In today’s world, there are ever-increasing demands placed on marine and coastal habitats. North Carolina’s coastal habitats provide many essential services to humans and support a large economic driver in our state: our commercial and recreational fisheries. Despite their vital role, very little is understood about how the area of any one particular habitat relates to a given amount of fishery production.
Tidal wetlands — otherwise knowns as marshes — are believed to serve as key habitat for many commercially and recreationally valuable fishes and crustaceans. Approximately 90% of the fishery species commercially harvested in North Carolina are considered ‘wetland-dependent.’ However, over the past 200 years, upwards of about 30% of coastal marshes have been lost due to a variety of human-induced stressors. This has resulted in the breaking apart of previously continuous tracts of habitat.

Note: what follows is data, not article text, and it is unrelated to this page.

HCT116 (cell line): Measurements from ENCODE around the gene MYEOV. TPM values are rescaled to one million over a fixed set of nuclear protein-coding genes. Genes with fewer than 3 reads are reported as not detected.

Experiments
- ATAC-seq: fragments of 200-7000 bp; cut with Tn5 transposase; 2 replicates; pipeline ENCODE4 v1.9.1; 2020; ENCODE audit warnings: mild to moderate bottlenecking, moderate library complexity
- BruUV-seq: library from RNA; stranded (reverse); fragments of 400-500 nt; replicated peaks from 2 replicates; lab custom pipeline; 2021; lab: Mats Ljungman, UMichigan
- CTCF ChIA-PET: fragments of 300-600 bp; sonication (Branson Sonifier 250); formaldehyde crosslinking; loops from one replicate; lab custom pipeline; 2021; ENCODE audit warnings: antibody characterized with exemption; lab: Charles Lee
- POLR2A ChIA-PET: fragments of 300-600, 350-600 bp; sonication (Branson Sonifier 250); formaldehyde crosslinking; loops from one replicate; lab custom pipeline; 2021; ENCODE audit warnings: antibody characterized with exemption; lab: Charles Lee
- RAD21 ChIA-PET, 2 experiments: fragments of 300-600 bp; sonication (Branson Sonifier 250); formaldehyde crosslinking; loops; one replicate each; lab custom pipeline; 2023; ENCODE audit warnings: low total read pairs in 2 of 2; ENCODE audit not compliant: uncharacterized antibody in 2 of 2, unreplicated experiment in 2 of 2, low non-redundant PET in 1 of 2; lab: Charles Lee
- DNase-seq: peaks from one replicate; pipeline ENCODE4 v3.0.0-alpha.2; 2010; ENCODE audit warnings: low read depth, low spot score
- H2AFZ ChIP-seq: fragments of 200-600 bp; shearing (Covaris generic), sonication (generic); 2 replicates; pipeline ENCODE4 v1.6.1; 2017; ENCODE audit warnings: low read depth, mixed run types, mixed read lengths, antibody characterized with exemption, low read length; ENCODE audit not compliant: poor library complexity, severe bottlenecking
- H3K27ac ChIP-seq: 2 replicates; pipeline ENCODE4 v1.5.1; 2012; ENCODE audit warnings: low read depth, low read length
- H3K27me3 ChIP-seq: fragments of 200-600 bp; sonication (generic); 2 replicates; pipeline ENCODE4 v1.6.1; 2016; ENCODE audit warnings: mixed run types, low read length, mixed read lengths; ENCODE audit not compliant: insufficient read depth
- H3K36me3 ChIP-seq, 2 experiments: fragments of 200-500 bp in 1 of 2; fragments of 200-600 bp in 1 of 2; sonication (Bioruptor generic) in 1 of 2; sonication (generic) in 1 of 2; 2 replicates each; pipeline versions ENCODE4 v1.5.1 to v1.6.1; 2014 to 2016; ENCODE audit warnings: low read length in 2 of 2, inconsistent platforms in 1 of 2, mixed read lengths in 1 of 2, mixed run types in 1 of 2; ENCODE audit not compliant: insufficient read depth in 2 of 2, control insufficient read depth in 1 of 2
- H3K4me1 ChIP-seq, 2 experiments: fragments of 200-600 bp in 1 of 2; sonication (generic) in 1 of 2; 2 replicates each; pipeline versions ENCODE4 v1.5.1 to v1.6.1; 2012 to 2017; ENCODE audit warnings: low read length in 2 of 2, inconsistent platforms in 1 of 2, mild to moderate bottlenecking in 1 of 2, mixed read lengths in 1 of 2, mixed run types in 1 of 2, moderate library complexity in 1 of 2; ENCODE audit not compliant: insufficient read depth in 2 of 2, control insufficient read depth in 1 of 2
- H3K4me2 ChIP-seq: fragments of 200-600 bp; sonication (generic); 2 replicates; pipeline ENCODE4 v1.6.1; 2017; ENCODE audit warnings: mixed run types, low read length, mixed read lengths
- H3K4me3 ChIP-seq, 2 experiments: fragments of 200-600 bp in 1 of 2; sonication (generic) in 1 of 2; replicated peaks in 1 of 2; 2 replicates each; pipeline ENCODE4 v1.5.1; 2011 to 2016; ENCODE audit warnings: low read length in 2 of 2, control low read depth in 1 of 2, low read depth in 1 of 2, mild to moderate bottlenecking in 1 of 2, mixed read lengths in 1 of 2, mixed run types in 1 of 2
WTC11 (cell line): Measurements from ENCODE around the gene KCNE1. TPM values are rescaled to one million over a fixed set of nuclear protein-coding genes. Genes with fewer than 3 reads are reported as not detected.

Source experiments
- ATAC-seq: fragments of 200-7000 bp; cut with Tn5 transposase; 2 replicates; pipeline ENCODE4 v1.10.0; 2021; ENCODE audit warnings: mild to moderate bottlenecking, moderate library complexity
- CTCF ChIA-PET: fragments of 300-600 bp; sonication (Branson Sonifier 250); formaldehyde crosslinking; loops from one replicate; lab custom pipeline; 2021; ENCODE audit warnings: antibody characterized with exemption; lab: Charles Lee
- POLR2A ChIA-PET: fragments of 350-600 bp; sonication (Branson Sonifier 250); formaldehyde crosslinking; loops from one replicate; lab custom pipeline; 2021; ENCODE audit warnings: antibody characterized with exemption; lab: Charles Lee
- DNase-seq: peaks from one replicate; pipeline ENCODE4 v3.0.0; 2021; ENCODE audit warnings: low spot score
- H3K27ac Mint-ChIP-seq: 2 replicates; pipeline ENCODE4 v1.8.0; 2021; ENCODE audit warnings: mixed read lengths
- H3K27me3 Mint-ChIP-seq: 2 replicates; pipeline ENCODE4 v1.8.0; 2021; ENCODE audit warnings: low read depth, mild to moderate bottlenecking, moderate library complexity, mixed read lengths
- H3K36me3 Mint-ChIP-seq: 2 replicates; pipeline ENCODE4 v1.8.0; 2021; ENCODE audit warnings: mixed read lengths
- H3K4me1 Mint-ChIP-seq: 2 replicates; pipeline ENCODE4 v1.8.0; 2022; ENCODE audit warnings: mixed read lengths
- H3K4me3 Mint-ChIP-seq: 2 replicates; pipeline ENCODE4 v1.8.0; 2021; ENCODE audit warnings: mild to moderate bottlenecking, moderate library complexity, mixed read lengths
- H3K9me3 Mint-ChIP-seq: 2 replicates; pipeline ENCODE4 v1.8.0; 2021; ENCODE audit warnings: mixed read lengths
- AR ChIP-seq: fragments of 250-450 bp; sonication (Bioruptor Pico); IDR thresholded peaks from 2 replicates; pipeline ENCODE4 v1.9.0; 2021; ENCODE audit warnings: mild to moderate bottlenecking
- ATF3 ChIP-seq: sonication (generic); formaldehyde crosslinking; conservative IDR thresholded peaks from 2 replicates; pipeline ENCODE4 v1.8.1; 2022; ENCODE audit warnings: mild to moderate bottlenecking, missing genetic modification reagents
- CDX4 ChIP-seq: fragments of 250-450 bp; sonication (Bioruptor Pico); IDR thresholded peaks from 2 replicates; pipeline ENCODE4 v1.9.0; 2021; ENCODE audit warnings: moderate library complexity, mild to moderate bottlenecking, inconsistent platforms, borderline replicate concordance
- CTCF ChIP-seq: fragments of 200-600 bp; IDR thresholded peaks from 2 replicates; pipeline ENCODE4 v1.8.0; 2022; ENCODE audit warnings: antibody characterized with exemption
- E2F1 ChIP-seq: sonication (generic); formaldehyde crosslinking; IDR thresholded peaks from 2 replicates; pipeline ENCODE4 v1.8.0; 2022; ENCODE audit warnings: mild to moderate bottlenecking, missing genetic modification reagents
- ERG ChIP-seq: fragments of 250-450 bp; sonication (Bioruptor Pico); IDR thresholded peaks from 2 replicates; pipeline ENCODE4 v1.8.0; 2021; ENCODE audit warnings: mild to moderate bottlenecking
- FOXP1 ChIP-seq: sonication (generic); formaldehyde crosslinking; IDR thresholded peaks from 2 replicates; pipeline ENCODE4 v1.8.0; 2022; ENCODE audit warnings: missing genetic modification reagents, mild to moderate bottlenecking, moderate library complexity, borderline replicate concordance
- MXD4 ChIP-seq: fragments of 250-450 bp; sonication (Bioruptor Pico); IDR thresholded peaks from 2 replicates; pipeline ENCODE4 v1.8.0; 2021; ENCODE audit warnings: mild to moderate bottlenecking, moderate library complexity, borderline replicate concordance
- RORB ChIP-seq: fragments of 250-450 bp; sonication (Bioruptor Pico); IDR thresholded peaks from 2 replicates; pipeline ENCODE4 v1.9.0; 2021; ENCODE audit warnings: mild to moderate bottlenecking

My dissertation research focuses on understanding how ecologically and economically important fishes and crustaceans use different types of marsh habitats as foraging areas to obtain energy and grow, and how fishery species respond to coastal habitat change, including degradation or loss of marshes. My dissertation work offers valuable insight into how these coastal habitats vary in support to fishes and crustaceans geographically. This provides key information to fishery managers toward the conservation and restoration of marshes to best enhance economically valuable species and sustain lucrative fishing industries in North Carolina and beyond.